Thanks for sharing, Kamy, and glad to know I'm (we're) not alone.

  • My writing group friends call me a pantser. I fly by the seat of my pants when writing. Which is funny, because I'll go toe to toe with Martha Stewart when it comes to organizing everything else in my life. I felt bad about being a pantser, so I tried to be a planner. Epic fail. I became so completely blocked I gave up for a while.

    While not having a plan means I spend a lot of time on revision (and I mean A. Lot. Of. Time.), it seems to be the only way I can work. I usually make my outline as I go, a running list of what is happening in each chapter. I don't know why I do this though, because even having that outline doesn't make my revisions any easier.

    So, here's to hoping you find a process that works for you from a pantser who dreams of becoming a planner.

  • RYCJ Revising

    Totally relate here, Kamy. Out-lining nonfiction I would see as a must, and I have heard a few notable seasoned fiction writers say they do not outline-fiction, but handle writing novels the way your mentor suggested.

    My first novel I outlined...(smile) working from practicality of what I knew. I no longer outline, but will admit that it is very daunting going in, fearing things might get so hay-wire that I give up on the story.

    For anyone asking, if I really like my characters, I (so far) always find it (almost) easy to stick with my premise in telling their story. I say almost because this still doesn't preclude the possibility of doing major rewrites on some.

  • Joanne C. Hillhouse

    It's one reason why, though I've gotten positive reviews for my coaching, I think I feel like such a fraud sometimes when I facilitate workshops or teach...because it is so different for everyone ...plus I'm still trying to figure myself out...still a writer journeying.

  • Joanne C. Hillhouse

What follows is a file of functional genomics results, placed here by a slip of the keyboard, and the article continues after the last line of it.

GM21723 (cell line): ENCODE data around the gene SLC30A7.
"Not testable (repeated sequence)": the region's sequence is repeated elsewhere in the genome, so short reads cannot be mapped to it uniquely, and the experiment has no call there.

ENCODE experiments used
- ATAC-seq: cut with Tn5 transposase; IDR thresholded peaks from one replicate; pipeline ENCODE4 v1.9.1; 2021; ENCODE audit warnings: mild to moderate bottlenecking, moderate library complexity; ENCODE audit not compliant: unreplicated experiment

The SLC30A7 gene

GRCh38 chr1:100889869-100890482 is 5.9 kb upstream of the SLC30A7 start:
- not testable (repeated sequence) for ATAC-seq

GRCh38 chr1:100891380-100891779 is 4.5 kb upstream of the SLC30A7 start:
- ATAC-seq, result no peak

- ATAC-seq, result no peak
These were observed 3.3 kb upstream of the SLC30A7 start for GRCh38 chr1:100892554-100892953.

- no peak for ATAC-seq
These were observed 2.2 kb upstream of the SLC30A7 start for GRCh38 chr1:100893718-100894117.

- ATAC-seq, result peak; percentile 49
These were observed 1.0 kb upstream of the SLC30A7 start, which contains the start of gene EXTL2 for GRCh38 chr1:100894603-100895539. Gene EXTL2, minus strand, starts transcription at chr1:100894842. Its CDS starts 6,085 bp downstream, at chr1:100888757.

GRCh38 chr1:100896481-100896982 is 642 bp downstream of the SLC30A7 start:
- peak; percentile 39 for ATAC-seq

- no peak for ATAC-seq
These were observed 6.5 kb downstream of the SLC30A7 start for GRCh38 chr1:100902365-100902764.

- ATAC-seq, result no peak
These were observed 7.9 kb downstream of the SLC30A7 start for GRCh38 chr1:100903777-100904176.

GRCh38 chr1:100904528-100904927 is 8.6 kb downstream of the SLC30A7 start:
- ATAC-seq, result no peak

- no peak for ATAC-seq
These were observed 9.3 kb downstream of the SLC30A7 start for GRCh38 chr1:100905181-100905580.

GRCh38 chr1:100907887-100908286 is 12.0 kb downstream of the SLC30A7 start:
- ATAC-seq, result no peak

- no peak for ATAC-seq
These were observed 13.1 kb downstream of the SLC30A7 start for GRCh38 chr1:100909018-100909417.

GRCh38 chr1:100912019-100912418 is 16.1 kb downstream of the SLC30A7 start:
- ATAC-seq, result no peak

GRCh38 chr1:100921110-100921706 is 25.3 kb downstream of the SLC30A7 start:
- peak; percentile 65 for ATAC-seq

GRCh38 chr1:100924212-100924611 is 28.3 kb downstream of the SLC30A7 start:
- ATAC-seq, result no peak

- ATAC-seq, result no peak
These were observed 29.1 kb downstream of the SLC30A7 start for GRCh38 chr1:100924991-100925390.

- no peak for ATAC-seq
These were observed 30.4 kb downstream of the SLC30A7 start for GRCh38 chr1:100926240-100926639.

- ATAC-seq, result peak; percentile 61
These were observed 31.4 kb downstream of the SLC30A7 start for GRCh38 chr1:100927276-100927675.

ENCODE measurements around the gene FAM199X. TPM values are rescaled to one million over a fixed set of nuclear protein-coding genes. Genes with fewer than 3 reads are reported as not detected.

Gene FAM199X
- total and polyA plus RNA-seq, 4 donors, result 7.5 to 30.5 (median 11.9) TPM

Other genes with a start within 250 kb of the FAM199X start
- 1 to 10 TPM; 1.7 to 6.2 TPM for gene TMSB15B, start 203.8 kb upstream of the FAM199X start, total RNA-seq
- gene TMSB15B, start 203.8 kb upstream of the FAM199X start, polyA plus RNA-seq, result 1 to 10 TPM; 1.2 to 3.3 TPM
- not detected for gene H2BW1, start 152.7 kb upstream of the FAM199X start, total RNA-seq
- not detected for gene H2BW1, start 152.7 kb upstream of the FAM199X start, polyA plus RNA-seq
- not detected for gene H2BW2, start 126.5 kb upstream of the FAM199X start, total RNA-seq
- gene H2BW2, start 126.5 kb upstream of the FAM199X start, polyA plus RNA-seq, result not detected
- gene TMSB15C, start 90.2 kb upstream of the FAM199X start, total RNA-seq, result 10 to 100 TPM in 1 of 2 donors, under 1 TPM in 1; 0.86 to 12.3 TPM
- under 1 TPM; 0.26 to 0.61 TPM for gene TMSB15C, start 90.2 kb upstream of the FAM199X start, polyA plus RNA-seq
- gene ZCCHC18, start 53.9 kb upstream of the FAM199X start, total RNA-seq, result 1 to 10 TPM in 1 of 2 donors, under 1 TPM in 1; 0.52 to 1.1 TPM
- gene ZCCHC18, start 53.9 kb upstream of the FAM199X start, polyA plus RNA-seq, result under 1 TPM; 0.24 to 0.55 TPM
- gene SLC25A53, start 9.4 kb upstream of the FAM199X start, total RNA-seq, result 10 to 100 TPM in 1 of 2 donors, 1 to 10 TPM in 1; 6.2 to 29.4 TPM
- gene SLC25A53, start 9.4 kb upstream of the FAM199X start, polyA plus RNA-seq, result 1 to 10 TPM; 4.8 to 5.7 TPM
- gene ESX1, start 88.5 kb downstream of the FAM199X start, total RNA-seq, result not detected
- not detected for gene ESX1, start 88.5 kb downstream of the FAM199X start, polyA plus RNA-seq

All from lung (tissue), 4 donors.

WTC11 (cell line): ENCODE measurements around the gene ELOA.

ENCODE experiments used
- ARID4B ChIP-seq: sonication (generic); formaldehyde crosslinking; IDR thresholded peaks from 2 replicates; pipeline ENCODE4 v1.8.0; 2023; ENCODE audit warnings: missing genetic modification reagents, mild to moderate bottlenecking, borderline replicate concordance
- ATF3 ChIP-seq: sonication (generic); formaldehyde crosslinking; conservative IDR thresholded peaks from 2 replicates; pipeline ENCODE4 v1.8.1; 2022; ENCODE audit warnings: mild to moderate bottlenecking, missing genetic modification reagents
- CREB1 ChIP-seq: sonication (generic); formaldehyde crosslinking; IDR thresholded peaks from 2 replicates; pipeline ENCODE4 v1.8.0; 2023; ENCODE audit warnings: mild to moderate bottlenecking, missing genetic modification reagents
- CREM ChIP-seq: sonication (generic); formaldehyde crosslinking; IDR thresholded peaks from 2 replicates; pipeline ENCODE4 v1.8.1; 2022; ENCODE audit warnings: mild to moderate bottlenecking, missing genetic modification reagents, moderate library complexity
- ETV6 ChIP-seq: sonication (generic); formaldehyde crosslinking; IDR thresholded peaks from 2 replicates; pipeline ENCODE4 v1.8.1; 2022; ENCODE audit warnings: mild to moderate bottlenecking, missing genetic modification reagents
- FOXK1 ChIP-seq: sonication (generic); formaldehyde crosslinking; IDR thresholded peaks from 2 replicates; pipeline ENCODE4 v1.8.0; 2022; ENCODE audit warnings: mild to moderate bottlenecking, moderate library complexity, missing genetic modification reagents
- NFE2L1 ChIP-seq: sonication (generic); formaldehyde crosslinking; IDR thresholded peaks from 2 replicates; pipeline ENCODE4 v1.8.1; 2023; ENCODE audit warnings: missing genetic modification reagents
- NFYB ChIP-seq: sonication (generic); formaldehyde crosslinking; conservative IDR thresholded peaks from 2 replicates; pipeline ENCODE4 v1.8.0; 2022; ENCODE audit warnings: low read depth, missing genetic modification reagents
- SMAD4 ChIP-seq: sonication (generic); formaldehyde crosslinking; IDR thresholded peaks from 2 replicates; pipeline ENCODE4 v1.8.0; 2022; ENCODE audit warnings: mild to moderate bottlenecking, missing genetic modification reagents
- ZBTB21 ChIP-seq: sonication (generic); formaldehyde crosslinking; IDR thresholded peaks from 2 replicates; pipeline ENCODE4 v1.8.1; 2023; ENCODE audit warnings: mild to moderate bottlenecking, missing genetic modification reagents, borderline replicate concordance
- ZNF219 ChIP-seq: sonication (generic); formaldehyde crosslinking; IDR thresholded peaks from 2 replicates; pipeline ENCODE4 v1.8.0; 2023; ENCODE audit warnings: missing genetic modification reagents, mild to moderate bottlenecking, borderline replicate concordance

I’m actually struggling with this at the moment. I recently started work on what I believe will be my next book. Over the summer, I workshopped the scraps I have (way earlier than I normally would since I don't like the pull and influence of outside voices when I'm trying to be true to my characters without censorship, self or otherwise). But I was anxious to see if I actually had anything. It was a good and stimulating workshop. I got very encouraging and helpful feedback, but it was also very detailed (which I think in retrospect is more helpful if you have a finished draft). So, for the next several weeks I expended the enthusiasm and energy I returned home with organizing the feedback, ordering the work, plotting, planning (instead of just spending time with the characters, as I would normally do)…since then I’ve been kind of stuck. Part of it is time. But it’s not just that. And I couldn’t figure out what it was. But then while answering my 5 Questions here on Shewrites, answering the question about why I write fiction, I was reminded that falling into the flow (pen on page, characters dogging me like ghosts) is a big part of the process for me and that while I normally have a sense of direction (with my last book Oh Gad! I knew the general arc and the end but I still had to find my way there), the discovery is what keeps me going…too many signposts and I was just sitting there. And I couldn't really feel the characters any more. I realize that even with my non fiction and reporting, after taking copious notes, I don’t sit to outline, I let it ruminate while doing dishes or whatever until the key turns in the lock and I figure out what the story is about(of course with journalistic deadlines that's not always possible but that's when it works best and doesn't feel like assembly line, insert widget into slot a type of writing).  I remember as I’m writing this that I workshopped my first book, The Boy from Willow Bend, as well and the feedback was a lot less detailed and in my head amounted to get to know your characters better (why should I care about them, that’s what one workshop participant asked and it broke me for a minute but it also motivated me to just spend time with my characters and figuring out not just who they were but why they mattered).I didn't share the second book (which had a direction but no outline) at all until I had a completed draft, as I remember it. And so I realize that my process (and I really believe each writer has to find his/her own process) works better with minimal, very minimal, plotting (though I do realize the value of it and encourage it as a device to order one’s thoughts if you need it, when I do teach). For me though, it’s about enough mental space to walk around with the characters in my  head long enough until I find the key and can turn the car in the right direction – what is this story about? What do they want? So that’s what I have to try to get back to with this new manuscript and leave the very detailed and very helpful notes for the review process…for me, the first draft is all about the flow.